No firm can address an industry’s issues all alone.  Collaboration is key; imagine when a client on the scale of a McDonald’s says it will be sustainable, what happens if every of its vendor follows suit.  (Wal-Mart has been the prime corporate / retailer example of this over recent years.)

As we here at G&A tell our corporate clients and the many corporate managers we speak to each week, sustainability is not a destination; it is a journey! And the journey involves many people beyond those few taking the first steps in the company…the crowd will grow as the journey ensues. The excitement builds with more people involved.

“Strategy” is of course a very familiar (and over-used) word in the corporate world. This comes down to us from Ancient Greece, deriving its meaning from the concept that this is the work of generalship – being a leader.

Successful strategy comes from the top and begins with “clarity,” and understanding, author Bruce Mau tells us. Pursuit of sustainability should be a key strategy of the corporate enterprise.

Finally, today there is capacity to track the world’s energy and material flow and create metrics to enable those who manage brands to make better decisions and build “reasonable, actionable sustainability strategies”. 

Simple lesson is (for corporate leaders) — the impact that brands and brand marketers make can be better measured and managed. For better or worse.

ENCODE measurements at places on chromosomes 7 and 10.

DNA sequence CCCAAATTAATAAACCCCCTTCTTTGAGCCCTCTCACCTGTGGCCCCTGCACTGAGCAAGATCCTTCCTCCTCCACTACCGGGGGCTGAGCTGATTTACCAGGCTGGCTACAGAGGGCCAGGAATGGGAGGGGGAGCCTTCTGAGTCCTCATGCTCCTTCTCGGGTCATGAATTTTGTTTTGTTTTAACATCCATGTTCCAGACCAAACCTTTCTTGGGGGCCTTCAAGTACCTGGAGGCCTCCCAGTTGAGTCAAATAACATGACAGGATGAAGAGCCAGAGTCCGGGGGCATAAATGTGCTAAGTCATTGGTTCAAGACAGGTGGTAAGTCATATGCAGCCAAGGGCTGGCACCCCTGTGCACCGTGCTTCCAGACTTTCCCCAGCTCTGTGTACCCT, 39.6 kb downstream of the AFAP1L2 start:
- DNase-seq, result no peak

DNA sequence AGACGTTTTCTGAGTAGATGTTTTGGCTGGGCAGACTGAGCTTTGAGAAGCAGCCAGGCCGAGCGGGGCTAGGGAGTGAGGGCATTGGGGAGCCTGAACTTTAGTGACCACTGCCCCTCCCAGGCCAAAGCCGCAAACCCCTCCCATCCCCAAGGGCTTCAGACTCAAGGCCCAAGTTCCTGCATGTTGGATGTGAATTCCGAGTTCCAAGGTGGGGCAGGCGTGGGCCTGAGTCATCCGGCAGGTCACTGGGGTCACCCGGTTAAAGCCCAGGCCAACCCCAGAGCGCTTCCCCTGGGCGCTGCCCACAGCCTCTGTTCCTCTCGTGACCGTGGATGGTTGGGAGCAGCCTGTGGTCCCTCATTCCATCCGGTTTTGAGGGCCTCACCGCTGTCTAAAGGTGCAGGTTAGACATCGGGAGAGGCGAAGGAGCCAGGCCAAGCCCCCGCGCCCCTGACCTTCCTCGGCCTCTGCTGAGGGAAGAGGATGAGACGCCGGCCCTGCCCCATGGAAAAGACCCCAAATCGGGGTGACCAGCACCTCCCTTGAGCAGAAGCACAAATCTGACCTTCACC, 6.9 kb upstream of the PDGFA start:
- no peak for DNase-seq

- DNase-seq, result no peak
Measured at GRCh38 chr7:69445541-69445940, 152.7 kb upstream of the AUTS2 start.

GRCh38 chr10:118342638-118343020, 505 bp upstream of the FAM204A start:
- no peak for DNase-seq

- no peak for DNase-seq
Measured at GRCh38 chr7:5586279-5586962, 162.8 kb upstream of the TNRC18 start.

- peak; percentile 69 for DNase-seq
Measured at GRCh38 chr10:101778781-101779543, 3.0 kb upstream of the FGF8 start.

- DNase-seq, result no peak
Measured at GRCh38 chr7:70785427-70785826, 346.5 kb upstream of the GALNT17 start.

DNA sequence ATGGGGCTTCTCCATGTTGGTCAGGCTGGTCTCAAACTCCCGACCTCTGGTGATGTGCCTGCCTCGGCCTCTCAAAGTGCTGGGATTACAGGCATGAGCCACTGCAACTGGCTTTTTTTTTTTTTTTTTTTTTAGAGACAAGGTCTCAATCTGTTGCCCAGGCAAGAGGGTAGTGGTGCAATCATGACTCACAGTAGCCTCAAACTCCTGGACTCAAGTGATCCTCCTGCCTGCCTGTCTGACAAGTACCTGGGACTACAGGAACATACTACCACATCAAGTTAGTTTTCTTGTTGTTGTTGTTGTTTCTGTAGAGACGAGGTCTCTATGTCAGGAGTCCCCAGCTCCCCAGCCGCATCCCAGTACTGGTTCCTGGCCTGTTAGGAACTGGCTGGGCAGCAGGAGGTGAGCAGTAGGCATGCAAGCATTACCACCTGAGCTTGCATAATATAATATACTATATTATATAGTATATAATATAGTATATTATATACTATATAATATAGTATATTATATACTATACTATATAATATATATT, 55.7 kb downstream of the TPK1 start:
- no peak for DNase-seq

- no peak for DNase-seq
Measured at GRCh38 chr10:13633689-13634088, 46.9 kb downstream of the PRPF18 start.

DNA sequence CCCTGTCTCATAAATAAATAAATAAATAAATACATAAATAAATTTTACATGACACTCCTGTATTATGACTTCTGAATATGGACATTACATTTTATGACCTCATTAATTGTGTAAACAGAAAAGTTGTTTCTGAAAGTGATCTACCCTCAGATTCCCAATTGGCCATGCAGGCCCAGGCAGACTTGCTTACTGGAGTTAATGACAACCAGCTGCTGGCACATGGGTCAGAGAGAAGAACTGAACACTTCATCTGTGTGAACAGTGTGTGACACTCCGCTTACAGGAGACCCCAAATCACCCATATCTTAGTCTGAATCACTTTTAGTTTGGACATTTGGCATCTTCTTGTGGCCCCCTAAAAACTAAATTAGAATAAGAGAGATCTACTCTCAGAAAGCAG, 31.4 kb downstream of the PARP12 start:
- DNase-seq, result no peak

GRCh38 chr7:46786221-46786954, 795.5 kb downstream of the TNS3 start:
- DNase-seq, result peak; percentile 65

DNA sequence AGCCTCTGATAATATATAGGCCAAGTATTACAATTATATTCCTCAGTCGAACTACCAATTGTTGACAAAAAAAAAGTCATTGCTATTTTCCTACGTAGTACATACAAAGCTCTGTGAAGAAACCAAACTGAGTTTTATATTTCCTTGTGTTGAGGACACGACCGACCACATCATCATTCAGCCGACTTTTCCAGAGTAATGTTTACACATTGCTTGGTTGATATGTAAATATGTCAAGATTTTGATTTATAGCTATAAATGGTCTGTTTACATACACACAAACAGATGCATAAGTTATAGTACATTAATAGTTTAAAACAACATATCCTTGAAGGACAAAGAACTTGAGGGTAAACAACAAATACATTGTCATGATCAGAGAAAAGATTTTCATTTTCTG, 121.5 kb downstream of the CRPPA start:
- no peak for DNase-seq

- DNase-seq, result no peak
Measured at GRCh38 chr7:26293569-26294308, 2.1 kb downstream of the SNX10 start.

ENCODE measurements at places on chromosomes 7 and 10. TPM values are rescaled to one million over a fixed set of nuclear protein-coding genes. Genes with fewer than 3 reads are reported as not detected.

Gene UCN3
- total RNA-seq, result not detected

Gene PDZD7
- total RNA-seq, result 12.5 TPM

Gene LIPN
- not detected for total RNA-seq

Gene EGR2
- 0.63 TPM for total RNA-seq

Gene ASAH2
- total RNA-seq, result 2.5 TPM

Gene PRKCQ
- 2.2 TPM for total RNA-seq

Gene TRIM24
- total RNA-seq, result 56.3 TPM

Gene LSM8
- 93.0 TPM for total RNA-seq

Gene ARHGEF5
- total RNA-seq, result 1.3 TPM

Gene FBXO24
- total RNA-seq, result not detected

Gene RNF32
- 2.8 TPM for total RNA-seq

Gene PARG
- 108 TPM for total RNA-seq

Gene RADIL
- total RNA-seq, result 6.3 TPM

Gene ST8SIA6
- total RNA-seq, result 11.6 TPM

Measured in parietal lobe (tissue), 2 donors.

Giving all of us – brand marketers and consumers and a widening range of stakeholders – a better way to track our progress (or lack thereof) and to determine the impacts we are making on our planet and society.

There’s a small treasure of insights for you in author Mau’s Adweek commentary – our Top Story for you this week.

Click here for more about Bruce Mau and his “Massive Change Network.

Please let us know how we’re doing with our selection of news, research and commentary that we present in our Highlights! 

This Week’s Top Story

The 5 Truths Needed to Create a Sustainable Brand
Source: Adweek – The mad scramble to make brands more sustainable is in full swing. And while companies are right to tackle this issue, the truth is that quite a few of them are still getting it wrong. That’s because there are still a few glaring… 

Plastic Bottles, Past Present and Future – Are They a Factor in Your Organization’s Operations? Some Remedies to Consider…